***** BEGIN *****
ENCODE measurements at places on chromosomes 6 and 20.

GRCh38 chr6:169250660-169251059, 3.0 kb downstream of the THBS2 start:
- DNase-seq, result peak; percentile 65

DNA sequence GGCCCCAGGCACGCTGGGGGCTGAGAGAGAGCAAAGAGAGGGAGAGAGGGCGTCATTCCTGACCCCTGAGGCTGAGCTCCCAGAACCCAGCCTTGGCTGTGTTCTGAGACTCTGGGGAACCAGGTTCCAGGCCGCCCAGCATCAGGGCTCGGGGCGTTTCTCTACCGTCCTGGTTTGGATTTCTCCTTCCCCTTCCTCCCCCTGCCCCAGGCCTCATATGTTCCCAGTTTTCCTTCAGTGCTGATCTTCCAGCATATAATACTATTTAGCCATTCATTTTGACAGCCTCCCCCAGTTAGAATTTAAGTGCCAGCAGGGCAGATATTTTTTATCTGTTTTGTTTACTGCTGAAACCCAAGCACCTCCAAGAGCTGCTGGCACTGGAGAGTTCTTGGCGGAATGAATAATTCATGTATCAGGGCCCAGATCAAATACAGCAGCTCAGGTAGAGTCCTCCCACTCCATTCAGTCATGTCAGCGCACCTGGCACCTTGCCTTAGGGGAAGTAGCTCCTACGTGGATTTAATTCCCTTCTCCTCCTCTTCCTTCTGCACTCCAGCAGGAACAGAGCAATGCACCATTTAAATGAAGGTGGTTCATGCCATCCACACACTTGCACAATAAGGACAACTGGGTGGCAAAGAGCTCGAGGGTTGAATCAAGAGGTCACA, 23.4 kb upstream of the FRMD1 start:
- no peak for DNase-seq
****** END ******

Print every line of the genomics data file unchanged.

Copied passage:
ENCODE measurements at places on chromosomes 6 and 20.

GRCh38 chr6:169250660-169251059, 3.0 kb downstream of the THBS2 start:
- DNase-seq, result peak; percentile 65

DNA sequence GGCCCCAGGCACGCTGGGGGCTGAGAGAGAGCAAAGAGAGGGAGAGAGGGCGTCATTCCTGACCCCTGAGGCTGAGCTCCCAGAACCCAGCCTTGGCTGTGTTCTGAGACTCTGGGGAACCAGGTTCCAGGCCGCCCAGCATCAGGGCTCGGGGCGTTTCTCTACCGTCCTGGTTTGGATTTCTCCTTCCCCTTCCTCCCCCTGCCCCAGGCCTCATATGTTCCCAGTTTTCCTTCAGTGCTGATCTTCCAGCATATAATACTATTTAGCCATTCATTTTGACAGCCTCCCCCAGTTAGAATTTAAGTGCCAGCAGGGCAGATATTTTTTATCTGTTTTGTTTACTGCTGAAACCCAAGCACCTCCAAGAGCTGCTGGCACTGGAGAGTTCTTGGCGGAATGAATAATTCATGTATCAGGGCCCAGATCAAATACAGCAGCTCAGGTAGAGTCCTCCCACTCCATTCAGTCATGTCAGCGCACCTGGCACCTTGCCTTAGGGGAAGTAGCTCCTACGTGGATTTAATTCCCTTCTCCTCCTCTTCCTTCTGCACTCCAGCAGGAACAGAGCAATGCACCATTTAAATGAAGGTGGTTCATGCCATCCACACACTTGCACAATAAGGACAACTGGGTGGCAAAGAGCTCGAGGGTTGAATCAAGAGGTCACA, 23.4 kb upstream of the FRMD1 start:
- no peak for DNase-seq